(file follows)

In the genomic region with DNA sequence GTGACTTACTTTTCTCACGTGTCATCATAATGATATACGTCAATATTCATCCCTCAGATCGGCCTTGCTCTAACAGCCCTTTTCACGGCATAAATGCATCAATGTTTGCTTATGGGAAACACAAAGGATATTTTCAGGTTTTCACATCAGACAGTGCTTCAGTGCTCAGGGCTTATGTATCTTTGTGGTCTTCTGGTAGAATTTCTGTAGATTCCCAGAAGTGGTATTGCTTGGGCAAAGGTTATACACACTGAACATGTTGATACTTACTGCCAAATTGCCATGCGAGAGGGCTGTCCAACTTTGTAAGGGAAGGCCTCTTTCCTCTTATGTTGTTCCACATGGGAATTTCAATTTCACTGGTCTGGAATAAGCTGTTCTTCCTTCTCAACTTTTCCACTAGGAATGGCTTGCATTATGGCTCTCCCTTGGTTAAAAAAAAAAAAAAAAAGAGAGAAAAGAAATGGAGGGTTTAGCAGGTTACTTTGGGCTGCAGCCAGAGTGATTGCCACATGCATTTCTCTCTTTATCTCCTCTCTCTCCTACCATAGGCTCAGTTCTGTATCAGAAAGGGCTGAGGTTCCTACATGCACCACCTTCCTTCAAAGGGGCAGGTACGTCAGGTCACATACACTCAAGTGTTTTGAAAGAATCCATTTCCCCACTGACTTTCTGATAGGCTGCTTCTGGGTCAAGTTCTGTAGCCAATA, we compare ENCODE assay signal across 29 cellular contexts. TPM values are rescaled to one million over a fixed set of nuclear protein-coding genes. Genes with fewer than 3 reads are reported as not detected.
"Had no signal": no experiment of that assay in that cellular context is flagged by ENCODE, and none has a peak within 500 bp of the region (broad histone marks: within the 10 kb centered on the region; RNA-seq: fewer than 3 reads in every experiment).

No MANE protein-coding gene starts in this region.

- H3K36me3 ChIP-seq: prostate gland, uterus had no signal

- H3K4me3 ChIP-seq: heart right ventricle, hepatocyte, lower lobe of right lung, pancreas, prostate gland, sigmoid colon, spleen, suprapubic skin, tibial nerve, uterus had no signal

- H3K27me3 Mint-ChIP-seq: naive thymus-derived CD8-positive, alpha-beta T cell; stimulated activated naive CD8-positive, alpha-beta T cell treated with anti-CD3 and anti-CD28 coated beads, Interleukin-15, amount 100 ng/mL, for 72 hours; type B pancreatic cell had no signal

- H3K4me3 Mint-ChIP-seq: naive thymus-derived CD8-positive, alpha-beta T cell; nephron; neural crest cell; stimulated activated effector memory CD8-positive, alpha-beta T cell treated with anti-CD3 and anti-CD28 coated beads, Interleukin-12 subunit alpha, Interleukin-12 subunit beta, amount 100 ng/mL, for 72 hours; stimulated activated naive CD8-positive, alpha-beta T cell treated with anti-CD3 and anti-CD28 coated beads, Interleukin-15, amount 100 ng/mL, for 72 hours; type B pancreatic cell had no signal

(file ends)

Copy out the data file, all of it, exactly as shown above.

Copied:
In the genomic region with DNA sequence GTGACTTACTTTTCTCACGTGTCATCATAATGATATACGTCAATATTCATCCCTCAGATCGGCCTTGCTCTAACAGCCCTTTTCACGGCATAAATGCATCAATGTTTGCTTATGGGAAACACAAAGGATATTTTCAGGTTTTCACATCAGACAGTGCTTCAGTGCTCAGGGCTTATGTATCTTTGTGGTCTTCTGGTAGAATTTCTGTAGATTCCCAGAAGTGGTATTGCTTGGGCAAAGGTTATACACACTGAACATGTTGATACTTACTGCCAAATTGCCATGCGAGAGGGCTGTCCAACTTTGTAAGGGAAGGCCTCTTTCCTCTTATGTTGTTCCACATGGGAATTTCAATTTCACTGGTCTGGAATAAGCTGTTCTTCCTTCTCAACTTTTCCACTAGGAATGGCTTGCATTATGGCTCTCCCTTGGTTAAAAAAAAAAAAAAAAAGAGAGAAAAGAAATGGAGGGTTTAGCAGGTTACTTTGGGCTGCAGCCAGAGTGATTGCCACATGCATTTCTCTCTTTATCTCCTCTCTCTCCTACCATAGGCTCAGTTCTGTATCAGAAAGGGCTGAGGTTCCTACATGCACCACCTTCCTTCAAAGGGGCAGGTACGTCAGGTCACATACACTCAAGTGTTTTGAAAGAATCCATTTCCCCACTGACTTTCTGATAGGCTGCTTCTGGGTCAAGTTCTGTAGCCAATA, we compare ENCODE assay signal across 29 cellular contexts. TPM values are rescaled to one million over a fixed set of nuclear protein-coding genes. Genes with fewer than 3 reads are reported as not detected.
"Had no signal": no experiment of that assay in that cellular context is flagged by ENCODE, and none has a peak within 500 bp of the region (broad histone marks: within the 10 kb centered on the region; RNA-seq: fewer than 3 reads in every experiment).

No MANE protein-coding gene starts in this region.

- H3K36me3 ChIP-seq: prostate gland, uterus had no signal

- H3K4me3 ChIP-seq: heart right ventricle, hepatocyte, lower lobe of right lung, pancreas, prostate gland, sigmoid colon, spleen, suprapubic skin, tibial nerve, uterus had no signal

- H3K27me3 Mint-ChIP-seq: naive thymus-derived CD8-positive, alpha-beta T cell; stimulated activated naive CD8-positive, alpha-beta T cell treated with anti-CD3 and anti-CD28 coated beads, Interleukin-15, amount 100 ng/mL, for 72 hours; type B pancreatic cell had no signal

- H3K4me3 Mint-ChIP-seq: naive thymus-derived CD8-positive, alpha-beta T cell; nephron; neural crest cell; stimulated activated effector memory CD8-positive, alpha-beta T cell treated with anti-CD3 and anti-CD28 coated beads, Interleukin-12 subunit alpha, Interleukin-12 subunit beta, amount 100 ng/mL, for 72 hours; stimulated activated naive CD8-positive, alpha-beta T cell treated with anti-CD3 and anti-CD28 coated beads, Interleukin-15, amount 100 ng/mL, for 72 hours; type B pancreatic cell had no signal